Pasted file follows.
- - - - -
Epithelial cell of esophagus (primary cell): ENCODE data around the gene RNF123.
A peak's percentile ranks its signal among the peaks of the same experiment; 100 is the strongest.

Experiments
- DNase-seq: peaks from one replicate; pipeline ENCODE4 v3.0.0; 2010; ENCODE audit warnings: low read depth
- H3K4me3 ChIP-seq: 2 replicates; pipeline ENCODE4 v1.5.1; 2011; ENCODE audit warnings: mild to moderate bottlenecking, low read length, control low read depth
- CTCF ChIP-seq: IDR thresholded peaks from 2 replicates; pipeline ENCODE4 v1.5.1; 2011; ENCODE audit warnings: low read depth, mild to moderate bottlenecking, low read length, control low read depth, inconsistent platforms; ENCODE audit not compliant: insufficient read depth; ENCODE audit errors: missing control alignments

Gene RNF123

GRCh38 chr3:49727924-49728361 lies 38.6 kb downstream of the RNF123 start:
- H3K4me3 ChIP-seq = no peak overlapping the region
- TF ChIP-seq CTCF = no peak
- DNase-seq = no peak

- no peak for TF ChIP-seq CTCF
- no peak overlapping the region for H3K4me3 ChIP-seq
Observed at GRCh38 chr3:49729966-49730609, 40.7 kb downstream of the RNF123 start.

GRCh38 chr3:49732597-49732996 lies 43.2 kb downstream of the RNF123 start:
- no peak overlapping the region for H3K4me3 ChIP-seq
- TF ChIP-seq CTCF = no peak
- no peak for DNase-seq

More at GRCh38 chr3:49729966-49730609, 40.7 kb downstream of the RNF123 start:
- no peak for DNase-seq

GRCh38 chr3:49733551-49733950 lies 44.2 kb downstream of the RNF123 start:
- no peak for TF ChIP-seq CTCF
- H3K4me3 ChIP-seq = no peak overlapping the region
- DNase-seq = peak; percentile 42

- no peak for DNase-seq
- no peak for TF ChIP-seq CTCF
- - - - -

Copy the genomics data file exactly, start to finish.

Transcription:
Epithelial cell of esophagus (primary cell): ENCODE data around the gene RNF123.
A peak's percentile ranks its signal among the peaks of the same experiment; 100 is the strongest.

Experiments
- DNase-seq: peaks from one replicate; pipeline ENCODE4 v3.0.0; 2010; ENCODE audit warnings: low read depth
- H3K4me3 ChIP-seq: 2 replicates; pipeline ENCODE4 v1.5.1; 2011; ENCODE audit warnings: mild to moderate bottlenecking, low read length, control low read depth
- CTCF ChIP-seq: IDR thresholded peaks from 2 replicates; pipeline ENCODE4 v1.5.1; 2011; ENCODE audit warnings: low read depth, mild to moderate bottlenecking, low read length, control low read depth, inconsistent platforms; ENCODE audit not compliant: insufficient read depth; ENCODE audit errors: missing control alignments

Gene RNF123

GRCh38 chr3:49727924-49728361 lies 38.6 kb downstream of the RNF123 start:
- H3K4me3 ChIP-seq = no peak overlapping the region
- TF ChIP-seq CTCF = no peak
- DNase-seq = no peak

- no peak for TF ChIP-seq CTCF
- no peak overlapping the region for H3K4me3 ChIP-seq
Observed at GRCh38 chr3:49729966-49730609, 40.7 kb downstream of the RNF123 start.

GRCh38 chr3:49732597-49732996 lies 43.2 kb downstream of the RNF123 start:
- no peak overlapping the region for H3K4me3 ChIP-seq
- TF ChIP-seq CTCF = no peak
- no peak for DNase-seq

More at GRCh38 chr3:49729966-49730609, 40.7 kb downstream of the RNF123 start:
- no peak for DNase-seq

GRCh38 chr3:49733551-49733950 lies 44.2 kb downstream of the RNF123 start:
- no peak for TF ChIP-seq CTCF
- H3K4me3 ChIP-seq = no peak overlapping the region
- DNase-seq = peak; percentile 42

- no peak for DNase-seq
- no peak for TF ChIP-seq CTCF